Small successes don’t always translate into big wins
October 20, 2011 1 Comment
Had a discussion this morning with one of my peers; she asked a rather interesting question: “can an organization be successful focusing on lot of small product deliveries? “ The answer like most questions these days is “it depends”.
Over the course of the past three decades I’ve watched various business and development models come and go. What I’ve observed from a systems perspective is that you cannot grow a business by savings. Viscerally this sounds wrong, however, to grow a business takes investment. No investment no growth.
Observing nature you find the same phenomena. All systems that grow take additional resources to grow. Without allocating resources to growth it remains locked in a near status quo state. I say near because typically without enough resources to repair and renew components the system will decompose also. However, that assumes that the system is isolated in a stable environment; a huge and dangerous assumption. When was the last time you experience any environment being stable. Certainly today’s economy looks anything but stable. A series of systems dynamics and little decisions has placed the world economy into a Mobius Loop pitching it back and forth between chaos and stagnation.
With that context in mind, I see too many organizations and managers using the small wins strategy towards business success. Typically this approach is used to limit losses by timid management, using the excuse of building momentum. The problem becomes that the next step has not been defined. There is no there, there in the mind of these managers.
The strategy is for them not to screw up enough to get fired. If the project fails, well it was a small lost. If the project succeeds, it gives the backer rights to try building something else. The only problem is that the something else then becomes another unsure step because you were not invested enough in the first project. Thus the next project is often driven by social pressures off from its original trajectory.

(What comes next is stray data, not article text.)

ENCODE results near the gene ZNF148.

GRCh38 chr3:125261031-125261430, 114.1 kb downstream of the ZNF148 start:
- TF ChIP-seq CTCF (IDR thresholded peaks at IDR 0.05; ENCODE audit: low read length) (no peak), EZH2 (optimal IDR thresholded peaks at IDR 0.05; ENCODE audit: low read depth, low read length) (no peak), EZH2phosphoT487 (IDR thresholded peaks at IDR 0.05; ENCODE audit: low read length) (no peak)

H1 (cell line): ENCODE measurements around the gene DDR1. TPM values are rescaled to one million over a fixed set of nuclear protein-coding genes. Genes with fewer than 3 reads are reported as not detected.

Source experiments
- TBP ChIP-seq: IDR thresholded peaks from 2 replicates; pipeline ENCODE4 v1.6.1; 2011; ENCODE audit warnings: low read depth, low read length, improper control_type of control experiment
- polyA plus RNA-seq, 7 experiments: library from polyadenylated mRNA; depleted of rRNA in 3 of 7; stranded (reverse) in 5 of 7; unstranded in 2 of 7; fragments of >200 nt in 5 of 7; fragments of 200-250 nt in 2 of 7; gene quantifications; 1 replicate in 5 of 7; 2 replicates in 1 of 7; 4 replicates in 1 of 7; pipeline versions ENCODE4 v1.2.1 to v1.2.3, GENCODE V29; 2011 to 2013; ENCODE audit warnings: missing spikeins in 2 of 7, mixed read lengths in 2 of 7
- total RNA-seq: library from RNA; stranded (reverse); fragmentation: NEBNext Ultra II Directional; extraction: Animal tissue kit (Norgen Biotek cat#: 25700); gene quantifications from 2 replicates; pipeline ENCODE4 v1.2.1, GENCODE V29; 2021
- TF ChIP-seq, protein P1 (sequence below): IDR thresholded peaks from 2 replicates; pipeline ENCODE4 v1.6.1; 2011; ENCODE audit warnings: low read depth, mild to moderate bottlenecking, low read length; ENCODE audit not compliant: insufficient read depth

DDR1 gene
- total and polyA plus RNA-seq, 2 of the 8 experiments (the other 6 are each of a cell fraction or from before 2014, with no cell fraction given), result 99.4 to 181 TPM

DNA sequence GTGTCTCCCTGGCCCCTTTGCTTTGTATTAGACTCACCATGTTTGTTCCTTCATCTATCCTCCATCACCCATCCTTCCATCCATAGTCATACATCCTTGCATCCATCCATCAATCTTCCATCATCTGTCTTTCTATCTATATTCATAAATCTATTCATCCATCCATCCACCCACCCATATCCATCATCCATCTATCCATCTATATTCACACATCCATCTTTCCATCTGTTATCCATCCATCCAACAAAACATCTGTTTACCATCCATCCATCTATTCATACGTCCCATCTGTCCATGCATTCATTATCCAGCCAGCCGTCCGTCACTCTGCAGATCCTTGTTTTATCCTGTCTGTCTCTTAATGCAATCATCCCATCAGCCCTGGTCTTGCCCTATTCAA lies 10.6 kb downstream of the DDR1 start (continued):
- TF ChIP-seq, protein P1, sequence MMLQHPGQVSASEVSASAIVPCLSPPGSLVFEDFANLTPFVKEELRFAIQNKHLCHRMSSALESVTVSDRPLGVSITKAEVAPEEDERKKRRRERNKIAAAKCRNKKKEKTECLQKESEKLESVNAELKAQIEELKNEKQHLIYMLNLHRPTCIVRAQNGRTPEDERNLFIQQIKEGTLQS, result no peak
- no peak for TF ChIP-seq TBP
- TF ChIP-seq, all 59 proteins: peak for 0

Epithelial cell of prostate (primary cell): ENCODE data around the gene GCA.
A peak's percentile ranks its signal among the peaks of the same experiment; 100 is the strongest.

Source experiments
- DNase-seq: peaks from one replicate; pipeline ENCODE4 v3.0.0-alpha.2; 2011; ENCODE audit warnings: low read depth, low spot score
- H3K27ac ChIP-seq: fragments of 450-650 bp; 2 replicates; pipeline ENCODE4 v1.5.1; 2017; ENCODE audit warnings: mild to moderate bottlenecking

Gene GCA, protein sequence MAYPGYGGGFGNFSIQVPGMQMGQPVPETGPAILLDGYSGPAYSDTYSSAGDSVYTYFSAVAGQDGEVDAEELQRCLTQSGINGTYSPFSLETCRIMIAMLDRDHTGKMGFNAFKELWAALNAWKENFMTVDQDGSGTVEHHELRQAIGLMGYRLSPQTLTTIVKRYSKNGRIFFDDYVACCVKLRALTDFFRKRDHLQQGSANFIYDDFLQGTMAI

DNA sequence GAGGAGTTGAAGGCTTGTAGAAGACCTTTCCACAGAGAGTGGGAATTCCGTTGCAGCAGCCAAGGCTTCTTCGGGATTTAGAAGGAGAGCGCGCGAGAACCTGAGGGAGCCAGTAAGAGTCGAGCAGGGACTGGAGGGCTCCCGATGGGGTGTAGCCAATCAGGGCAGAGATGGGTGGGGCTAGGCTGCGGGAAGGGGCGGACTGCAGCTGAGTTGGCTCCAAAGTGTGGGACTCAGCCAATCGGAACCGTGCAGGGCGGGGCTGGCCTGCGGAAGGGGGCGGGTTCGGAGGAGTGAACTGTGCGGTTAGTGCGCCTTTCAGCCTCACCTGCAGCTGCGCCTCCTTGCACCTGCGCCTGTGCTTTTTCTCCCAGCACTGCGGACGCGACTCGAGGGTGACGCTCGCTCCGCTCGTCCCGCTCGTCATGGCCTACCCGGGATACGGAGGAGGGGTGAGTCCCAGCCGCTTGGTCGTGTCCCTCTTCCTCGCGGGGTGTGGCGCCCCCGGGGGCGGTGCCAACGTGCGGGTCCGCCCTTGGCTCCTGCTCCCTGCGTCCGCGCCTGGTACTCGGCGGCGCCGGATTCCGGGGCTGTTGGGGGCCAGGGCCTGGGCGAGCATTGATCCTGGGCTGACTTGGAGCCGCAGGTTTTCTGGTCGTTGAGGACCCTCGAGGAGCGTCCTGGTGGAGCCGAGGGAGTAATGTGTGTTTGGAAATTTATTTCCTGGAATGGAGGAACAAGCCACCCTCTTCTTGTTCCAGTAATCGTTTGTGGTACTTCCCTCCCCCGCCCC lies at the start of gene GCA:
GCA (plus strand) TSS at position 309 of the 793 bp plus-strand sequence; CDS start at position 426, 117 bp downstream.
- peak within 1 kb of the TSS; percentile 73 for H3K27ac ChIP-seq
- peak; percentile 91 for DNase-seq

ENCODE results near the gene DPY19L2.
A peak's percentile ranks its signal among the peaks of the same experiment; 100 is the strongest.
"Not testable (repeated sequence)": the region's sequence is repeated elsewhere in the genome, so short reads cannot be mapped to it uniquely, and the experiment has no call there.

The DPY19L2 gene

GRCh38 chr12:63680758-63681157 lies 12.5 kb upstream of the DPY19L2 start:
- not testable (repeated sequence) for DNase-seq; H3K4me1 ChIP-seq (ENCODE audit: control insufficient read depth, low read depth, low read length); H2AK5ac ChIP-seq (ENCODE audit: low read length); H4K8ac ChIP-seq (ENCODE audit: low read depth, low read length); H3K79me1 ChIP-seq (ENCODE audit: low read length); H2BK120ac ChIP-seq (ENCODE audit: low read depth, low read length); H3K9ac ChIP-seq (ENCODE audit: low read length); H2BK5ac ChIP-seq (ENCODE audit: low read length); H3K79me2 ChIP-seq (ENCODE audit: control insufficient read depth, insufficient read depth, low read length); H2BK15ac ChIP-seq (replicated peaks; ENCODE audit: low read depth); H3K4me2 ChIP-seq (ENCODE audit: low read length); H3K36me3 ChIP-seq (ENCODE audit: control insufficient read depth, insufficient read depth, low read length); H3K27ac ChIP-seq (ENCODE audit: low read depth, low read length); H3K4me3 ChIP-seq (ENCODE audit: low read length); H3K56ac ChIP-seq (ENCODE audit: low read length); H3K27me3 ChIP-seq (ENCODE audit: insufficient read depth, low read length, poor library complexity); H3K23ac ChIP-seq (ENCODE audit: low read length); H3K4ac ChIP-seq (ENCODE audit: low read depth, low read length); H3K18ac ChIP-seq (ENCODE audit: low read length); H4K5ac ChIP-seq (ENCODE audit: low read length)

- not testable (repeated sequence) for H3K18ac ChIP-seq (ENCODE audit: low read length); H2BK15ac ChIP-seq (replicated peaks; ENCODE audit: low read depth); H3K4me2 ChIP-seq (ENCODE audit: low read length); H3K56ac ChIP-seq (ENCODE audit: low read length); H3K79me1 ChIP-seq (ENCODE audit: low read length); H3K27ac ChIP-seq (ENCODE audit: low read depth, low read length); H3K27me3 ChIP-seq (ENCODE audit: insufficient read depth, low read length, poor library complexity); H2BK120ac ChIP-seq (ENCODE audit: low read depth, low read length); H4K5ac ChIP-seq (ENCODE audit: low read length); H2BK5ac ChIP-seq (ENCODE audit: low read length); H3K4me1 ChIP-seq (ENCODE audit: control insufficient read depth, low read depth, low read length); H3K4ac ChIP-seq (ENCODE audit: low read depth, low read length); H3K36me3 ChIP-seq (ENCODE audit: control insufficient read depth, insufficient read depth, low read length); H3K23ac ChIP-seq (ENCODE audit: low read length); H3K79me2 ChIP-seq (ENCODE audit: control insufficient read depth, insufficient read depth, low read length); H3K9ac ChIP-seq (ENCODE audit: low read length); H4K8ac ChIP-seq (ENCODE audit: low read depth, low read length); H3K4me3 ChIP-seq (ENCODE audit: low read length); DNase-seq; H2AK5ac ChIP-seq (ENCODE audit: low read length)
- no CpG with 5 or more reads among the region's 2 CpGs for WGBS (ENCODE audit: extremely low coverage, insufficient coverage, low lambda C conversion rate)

Eventually you have hundreds of small unrelated small wins that in many cases are out of alignment. Think of a group a small kids, all running after the ball, playing some older kids that have learned how to play as a team. Sure the older ones have more physical abilities, but, it’s the alignment and coordination that wins the day.
Many people decry strategies, vision and architecture these days. However, I contend why this is so is that many strategies, visions and architectures are not or if they are they’re poorly conceived. Recent books and research on the market are indicating that most management is not up to the task of strategy or architecture. Small wonder, the jobs they performed and were rewarded for were on operational excellence not strategy and vision. Maybe that’s why other corporations and nations are winning markets away and not in a temporary manner.
If you focus on best practices which improve operation effectiveness, you’ll eventually compete on a price level as others will be doing the same. There is only a limited competitive advantage in best practices as others eventually adopt the same. Strategy and architecture seeks to do things better and different than the crowd. This small wins without a long term strategy result in either chaos or mediocrity. .